At a gardening presentation on pruning, a woman in the audience quietly but firmly asked how anyone could possibly cut parts off plants. “It’s cruel and unnatural,” she said, adding that she just couldn’t bring herself to cut a branch off one of her trees.
In some ways, all gardening is unnatural, including watering, fertilizing, mulching, weeding – any intervention that goes beyond what nature would do. But pruning scares even otherwise bold, talented, creative gardeners. Many say they don’t like to prune or don’t know how to prune, or they fear making mistakes that never can be corrected. Every gardener makes mistakes, but most learn from them.
Pruning starts with the purchase
Look for plants with the potential to look artistic and interesting. Sometimes it means buying trees and shrubs that others have shunned as twisted and gnarled. And it means looking at such plants and visualizing what they’ll look like with pruning. Call it a search for the inner tree.
In some ways, this is using the same criteria applied when choosing trees and shrubs for bonsai subjects. You can think of many plants as bonsai in the ground.
Speaking of bonsai, there is an instructive tale centering on pruning. A student asked a bonsai master when it would be the best time of year to prune. The student expected the answer to depend on whether the tree was deciduous or evergreen, or whether it was about to bloom or had just bloomed. He was surprised at the master’s answer: “When should you prune? Whenever the knife is sharp.”
Yes, if you are pruning shrubs like lilac or rhododendron or magnolia, you might want to prune just after they bloom, but there’s no magic about waiting until cold weather has passed. Just as experts now acknowledge there’s no magic about protecting pruning cuts with paint.
The 3 main reasons to wield the knife
1. Health. Some shrub branches, particularly pieris, die back for no apparent reason, then get attacked by fungi, which could spread, causing wood to decay. It’s important to prune these stubs immediately, as well as those resulting when a falling limb crashes down, breaking a branch. Equally important for avoiding disease is taking care not to leave stubs when pruning. Also, shrubs and trees are made more attractive when their forms are opened up from pruning interior branches. Pruning admits beneficial air and light.
2. Size. Some gardeners who have planted densely want to keep gardens at a certain scale and plants at certain heights and widths. An efficient way to do that is to cut off the leader in a tree, such as an upright Japanese maple, keeping it in scale and promoting more growth in side branches. With hydrangeas, you can make it easy on yourself by disregarding whether blooms form on old or new wood, pruning only when the plant has grown larger than you want. Most people following this practice say they always get enough blooms. Eventually, after years of pruning and shortening, some trees start to stand out in a bad way, leaving only one solution for a too-short, fat-trunked tree: removal, the ultimate prune.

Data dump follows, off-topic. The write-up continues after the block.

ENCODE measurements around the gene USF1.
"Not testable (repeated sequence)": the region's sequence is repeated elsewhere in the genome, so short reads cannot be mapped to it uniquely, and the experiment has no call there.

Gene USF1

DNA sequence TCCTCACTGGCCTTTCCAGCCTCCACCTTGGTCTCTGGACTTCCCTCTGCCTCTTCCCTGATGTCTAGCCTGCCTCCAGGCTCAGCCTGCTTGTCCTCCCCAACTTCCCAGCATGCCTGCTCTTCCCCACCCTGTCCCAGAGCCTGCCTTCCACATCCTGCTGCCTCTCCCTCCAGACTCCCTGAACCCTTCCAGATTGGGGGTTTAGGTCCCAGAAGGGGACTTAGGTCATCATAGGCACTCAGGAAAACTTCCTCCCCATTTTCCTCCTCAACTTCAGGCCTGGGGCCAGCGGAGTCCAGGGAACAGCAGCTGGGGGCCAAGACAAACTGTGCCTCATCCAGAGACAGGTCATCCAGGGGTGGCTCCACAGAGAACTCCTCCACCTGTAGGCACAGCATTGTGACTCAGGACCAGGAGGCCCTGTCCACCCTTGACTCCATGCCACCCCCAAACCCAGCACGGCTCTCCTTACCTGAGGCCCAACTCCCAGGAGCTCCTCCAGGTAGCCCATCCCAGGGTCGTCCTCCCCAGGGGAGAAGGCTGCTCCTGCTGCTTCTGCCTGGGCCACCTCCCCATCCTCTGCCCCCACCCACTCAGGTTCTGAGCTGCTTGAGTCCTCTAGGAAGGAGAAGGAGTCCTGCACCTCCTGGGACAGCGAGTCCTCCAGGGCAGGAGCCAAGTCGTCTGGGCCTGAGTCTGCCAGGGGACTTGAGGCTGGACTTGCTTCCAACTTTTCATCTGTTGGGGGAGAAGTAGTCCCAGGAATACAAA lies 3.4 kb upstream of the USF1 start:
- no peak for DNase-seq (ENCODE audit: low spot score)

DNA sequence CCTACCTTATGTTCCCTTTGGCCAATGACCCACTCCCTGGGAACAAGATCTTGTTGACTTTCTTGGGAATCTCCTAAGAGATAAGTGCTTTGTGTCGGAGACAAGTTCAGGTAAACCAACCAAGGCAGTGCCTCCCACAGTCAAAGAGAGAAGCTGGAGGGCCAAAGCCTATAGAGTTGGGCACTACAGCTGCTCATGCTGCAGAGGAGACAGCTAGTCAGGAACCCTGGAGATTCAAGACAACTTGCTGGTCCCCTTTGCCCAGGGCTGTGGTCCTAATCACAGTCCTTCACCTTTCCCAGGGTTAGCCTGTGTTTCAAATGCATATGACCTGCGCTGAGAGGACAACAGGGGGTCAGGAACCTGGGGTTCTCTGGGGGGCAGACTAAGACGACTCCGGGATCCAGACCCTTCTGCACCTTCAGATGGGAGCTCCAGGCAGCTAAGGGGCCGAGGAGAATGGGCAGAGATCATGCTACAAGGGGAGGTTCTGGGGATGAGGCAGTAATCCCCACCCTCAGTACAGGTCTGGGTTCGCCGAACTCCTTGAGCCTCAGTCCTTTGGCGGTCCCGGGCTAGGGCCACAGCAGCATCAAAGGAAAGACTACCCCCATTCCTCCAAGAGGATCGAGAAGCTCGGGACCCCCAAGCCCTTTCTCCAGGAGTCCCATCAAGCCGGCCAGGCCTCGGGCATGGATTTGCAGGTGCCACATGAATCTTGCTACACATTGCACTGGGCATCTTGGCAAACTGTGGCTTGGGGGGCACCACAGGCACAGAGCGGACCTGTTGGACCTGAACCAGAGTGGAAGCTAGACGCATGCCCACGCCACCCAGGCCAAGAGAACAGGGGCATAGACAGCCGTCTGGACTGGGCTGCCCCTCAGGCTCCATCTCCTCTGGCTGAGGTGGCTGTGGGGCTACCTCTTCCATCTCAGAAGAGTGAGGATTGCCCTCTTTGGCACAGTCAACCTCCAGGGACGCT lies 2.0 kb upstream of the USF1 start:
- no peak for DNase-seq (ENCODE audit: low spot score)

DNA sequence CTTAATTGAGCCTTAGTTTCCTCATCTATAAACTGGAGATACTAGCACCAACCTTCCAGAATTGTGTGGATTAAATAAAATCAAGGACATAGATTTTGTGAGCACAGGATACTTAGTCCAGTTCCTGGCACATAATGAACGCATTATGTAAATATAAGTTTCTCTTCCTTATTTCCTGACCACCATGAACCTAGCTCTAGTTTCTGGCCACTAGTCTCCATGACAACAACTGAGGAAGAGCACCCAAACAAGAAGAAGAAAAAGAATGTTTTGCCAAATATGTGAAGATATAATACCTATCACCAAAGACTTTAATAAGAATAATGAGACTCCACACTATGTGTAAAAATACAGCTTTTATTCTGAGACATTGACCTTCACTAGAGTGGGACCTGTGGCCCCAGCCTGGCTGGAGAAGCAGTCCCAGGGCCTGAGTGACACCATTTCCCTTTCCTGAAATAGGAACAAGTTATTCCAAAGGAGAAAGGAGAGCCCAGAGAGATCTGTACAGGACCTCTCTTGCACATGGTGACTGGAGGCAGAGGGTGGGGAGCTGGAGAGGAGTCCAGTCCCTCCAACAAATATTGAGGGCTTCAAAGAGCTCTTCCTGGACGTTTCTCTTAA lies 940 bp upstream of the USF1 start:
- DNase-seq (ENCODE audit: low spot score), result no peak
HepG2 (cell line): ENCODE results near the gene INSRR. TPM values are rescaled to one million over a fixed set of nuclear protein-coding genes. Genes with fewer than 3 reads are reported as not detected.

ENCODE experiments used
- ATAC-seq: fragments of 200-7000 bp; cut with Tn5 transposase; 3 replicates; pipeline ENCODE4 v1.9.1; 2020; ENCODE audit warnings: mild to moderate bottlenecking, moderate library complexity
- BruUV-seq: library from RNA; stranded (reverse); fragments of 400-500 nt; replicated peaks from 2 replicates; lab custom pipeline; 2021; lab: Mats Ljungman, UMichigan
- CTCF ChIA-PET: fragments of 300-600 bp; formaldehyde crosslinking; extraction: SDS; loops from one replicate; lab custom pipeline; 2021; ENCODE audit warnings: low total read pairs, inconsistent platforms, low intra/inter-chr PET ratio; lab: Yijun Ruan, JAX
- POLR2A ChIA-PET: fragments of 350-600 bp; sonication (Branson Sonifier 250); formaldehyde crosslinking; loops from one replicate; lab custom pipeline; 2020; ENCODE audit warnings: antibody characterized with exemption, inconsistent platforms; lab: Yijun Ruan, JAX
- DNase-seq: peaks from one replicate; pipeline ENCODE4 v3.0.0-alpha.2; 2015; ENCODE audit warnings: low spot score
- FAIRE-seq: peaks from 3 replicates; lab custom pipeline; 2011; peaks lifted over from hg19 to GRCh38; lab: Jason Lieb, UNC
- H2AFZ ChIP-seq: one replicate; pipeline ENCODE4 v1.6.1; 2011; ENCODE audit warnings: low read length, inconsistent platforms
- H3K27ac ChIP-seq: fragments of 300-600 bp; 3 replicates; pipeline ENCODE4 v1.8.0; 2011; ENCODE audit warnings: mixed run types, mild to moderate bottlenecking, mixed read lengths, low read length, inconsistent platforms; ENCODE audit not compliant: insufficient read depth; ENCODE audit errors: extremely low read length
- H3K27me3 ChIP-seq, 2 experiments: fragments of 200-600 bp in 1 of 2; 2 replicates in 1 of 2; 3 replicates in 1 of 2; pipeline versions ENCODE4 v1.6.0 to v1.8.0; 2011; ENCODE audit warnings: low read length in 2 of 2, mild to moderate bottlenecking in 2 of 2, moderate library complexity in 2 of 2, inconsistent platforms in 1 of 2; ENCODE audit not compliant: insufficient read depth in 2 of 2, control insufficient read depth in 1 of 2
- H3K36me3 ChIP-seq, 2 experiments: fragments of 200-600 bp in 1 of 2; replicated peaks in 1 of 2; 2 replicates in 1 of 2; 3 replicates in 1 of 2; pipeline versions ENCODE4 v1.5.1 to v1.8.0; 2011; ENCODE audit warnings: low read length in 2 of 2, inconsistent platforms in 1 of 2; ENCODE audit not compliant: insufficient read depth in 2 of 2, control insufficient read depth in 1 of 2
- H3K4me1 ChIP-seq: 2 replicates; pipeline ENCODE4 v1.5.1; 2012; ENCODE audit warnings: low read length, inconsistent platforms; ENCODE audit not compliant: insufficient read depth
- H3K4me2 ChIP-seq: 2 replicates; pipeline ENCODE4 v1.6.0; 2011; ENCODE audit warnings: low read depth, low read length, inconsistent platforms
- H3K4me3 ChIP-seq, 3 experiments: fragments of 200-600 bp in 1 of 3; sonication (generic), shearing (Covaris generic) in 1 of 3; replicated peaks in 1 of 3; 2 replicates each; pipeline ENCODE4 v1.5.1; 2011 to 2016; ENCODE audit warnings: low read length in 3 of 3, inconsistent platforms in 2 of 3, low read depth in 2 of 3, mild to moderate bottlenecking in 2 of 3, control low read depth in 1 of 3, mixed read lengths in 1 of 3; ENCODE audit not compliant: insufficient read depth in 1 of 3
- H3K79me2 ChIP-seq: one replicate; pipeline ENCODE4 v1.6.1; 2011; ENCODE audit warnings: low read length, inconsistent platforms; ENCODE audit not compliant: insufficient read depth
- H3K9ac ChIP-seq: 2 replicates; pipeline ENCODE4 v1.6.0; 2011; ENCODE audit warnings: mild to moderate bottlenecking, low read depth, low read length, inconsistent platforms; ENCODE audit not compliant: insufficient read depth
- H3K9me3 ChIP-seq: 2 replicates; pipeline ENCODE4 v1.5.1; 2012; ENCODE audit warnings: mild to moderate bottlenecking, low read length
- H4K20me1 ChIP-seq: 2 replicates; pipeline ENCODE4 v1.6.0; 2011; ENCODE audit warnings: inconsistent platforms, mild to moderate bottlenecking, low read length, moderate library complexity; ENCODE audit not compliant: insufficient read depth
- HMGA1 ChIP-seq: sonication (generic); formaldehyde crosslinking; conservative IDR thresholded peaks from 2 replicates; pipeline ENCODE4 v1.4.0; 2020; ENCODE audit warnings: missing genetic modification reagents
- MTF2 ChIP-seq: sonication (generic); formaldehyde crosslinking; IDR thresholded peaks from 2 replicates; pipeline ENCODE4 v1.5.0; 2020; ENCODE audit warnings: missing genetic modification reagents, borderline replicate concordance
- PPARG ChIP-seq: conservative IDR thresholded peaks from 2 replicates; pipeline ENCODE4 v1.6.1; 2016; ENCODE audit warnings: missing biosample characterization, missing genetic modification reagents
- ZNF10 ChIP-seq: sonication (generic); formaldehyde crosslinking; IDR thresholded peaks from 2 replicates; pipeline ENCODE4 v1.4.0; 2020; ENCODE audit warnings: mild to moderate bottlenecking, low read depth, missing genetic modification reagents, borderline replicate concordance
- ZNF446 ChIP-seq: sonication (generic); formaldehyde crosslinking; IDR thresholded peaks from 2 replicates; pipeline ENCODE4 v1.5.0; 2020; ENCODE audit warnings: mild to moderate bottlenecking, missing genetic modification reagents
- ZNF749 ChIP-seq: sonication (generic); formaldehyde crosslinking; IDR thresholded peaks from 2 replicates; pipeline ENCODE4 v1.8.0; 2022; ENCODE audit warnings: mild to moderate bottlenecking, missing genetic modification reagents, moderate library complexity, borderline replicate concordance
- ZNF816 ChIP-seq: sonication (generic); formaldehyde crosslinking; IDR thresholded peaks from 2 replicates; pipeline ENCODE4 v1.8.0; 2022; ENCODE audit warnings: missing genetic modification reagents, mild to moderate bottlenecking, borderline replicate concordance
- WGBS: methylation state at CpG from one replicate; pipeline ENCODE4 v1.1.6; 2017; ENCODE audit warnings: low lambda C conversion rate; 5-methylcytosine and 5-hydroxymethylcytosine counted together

3. Art. This is, of course, in the eye of the beholder, and when many pruning people behold, they want to see movement in their trees and shrubs. Motion as art. Yes, straight trunks on some trees, spruce, and bald cypress, for example, can be beautiful. But others may look especially artistic when they swoop, soar, and dive. Some plants have natural rhythm, notably mountain laurel, threadleaf Japanese maple, pieris, lilac, sumac. But even their rhythm has to be uncovered; weeping maples benefit from having lower growth pruned away from their trunks along with growth along the branches, leaving only the “clouds” at the ends. To complete the unveiling, prune away the skirts that drag the ground and conceal trunks of these trees. This gives the tree lift and better shows off its natural curves.
What if you cut too much?
Unlike a bad haircut, some prunings last forever. Such was the case with a fine paperbark maple. To keep the tree away from the house (it had been planted too close), a Connecticut gardener cut off several branches, but the tree looked pitiful, scalped. So he cut the canopy down to a couple of feet above the trunk, leaving just a half-dozen branches. These headed branches put out vigorous growth each year, and in every late winter the man cut back all that new growth. Eventually, club-like stubs formed at those branch ends. The look was striking. The gardener had created his first pollarded tree; the maple was saved. And it fit the space. He liked the result so much, he found additional pollarding candidates he could intentionally redo.
If you find yourself aghast at the radical pruning of your Japanese maple, for example, give it time, and you will come to appreciate your tree’s new look.
Lee May, author, journalist, and gardening writer, lives in East Haddam, Connecticut. Read his blog at LeeMaysGardeningLife.com.
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